Shit Is Fucked Up And Bullshit: History Since the End of History
From the writer hailed for giving voice to a generation in Kids These Days comes a bold rejection of a society in which inequality, police violence, and exploitation have come to define our lives
In these new and selected pieces, Malcolm Harris, one of our sharpest and most versatile critics, examines everything from the lowering of wages to the rise of fascism—and the maddening cultural landscape in between. Along the way, he explores protest strategies past and present; questions the wrong (and often racist) lessons we’ve learned from American history; and, most comfortingly, assures us that Marx saw the necessity of a crisis moment just like the one we're in.
Rarely does a writer come along who can turn our world so thoroughly upside down that we can finally understand it for what it really is, but Harris's wry and biting essays do just that, and help us laugh at what we see.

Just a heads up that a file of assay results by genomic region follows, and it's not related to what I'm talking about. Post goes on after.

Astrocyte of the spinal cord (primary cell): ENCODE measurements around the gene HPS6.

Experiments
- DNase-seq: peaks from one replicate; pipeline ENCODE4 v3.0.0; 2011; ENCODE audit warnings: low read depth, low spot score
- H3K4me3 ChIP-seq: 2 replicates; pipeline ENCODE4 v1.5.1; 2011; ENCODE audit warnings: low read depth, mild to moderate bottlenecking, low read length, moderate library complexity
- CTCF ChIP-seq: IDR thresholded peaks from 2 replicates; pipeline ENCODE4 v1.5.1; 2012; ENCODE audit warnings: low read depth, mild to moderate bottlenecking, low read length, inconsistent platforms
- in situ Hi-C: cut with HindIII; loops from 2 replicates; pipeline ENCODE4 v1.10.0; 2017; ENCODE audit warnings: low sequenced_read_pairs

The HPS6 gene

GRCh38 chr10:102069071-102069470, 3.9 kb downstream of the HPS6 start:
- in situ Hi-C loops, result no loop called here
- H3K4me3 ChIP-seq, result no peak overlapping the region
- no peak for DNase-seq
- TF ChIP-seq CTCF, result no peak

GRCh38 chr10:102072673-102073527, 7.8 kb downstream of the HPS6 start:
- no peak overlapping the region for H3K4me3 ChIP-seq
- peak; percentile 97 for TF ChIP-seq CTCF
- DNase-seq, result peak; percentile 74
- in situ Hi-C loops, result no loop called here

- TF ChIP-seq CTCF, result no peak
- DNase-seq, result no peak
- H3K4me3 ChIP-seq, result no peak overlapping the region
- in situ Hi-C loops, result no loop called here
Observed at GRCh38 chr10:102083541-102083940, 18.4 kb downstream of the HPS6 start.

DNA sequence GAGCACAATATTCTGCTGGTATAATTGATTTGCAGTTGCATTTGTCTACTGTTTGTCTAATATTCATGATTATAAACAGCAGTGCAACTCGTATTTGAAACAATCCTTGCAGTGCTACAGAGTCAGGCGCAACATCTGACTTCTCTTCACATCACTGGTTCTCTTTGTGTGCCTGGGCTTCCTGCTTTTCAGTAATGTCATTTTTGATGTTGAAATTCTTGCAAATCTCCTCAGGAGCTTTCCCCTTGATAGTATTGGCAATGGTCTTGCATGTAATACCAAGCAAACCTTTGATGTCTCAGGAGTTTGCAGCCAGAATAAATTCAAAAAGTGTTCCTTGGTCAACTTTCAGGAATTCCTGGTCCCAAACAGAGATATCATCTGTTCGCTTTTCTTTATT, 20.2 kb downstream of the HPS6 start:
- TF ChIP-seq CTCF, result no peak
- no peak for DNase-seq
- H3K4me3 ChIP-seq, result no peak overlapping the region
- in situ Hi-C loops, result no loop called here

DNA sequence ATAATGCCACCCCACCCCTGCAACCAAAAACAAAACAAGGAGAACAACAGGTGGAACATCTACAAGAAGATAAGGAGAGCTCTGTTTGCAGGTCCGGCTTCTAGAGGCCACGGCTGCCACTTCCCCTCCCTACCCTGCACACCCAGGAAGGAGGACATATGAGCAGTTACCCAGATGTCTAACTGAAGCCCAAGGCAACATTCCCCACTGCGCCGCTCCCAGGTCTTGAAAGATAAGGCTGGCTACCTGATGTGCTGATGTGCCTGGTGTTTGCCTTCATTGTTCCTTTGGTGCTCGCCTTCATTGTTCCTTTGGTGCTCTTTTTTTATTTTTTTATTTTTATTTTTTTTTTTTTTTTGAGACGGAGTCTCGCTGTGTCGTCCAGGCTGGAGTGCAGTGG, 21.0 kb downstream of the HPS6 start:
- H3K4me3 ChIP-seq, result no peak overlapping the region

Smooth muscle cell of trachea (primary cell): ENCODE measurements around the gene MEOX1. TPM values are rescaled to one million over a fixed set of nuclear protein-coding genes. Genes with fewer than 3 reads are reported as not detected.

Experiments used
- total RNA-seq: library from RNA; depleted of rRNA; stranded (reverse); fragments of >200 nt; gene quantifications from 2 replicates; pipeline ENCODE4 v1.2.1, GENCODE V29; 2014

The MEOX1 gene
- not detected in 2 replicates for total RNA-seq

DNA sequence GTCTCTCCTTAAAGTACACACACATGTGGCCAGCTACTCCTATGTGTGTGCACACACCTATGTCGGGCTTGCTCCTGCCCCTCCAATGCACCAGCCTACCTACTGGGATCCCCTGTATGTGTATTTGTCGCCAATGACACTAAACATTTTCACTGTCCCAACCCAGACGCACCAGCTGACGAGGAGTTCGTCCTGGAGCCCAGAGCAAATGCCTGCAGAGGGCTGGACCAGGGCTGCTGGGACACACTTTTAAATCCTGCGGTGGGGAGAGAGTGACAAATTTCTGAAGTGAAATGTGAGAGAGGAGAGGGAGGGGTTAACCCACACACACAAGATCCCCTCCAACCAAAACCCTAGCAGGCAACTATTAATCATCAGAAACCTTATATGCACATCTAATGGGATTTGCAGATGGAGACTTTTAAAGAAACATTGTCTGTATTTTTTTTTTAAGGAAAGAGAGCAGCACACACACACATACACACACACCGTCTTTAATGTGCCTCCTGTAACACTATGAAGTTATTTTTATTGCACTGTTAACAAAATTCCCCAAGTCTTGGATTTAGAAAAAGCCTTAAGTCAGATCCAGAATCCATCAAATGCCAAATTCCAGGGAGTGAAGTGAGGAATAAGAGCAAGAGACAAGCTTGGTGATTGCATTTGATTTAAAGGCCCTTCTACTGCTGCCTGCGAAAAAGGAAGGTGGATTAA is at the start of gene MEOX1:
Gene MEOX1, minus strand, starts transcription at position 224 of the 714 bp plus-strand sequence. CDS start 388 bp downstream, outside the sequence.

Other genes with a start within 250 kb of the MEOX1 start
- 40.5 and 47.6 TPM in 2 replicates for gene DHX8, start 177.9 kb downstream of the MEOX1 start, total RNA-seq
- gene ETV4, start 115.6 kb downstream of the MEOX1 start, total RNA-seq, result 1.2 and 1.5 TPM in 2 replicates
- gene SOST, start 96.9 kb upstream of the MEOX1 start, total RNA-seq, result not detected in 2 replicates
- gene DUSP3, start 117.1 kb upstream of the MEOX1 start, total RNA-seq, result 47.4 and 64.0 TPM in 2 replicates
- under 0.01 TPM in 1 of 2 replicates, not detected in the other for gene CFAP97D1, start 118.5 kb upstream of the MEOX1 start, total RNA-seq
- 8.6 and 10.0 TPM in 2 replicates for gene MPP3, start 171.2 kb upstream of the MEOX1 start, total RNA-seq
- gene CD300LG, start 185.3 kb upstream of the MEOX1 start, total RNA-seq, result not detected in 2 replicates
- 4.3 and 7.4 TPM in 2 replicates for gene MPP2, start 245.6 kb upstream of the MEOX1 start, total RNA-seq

Our economic situation, political discourse, and future prospects have gotten much worse since a guy brought a sign that said "Shit is Fucked Up and Bullshit" to the Occupy Wall Street protests. We all knew what he meant then . . . but where are we now? And how has so much happened since the so-called end of history? The over thirty pieces collected here offer compelling answers to these questions and more.
Praise for Shit Is Fucked Up And Bullshit: History Since the End of History
“[Malcolm Harris’s] directness and frankness are refreshing—even, occasionally, startling. Taken together, his essays are an indictment, a road map, and a call to action.” —The New Republic
“This compilation represents the very best of [Harris’s] work...perfect for fans of Kurt Andersen’s Fantasyland and Jia Tolentino’s Trick Mirror”—Booklist
"Shit is indeed fucked up and bullshit. But rather than retreat into indiscriminate rage or existential despair, Malcolm Harris takes the near and distant past as an object lesson whose ultimate effect is bracing. The provocations in these essays add up to something we sorely need: a diagnosis of the present that hasn’t given up on the future."—Jenny Odell, author of How To Do Nothing
“The guy with the sign was right in 2011. Malcolm Harris is even more right in 2020. His book is a vivid, illuminating, and prescient history of the tragic recent political past, the maddening strangeness of the oppressive present, and the disorienting disarray of the near future, which seems to always outpace even our fears for it.” —David Wallace-Wells, author of The Uninhabitable Earth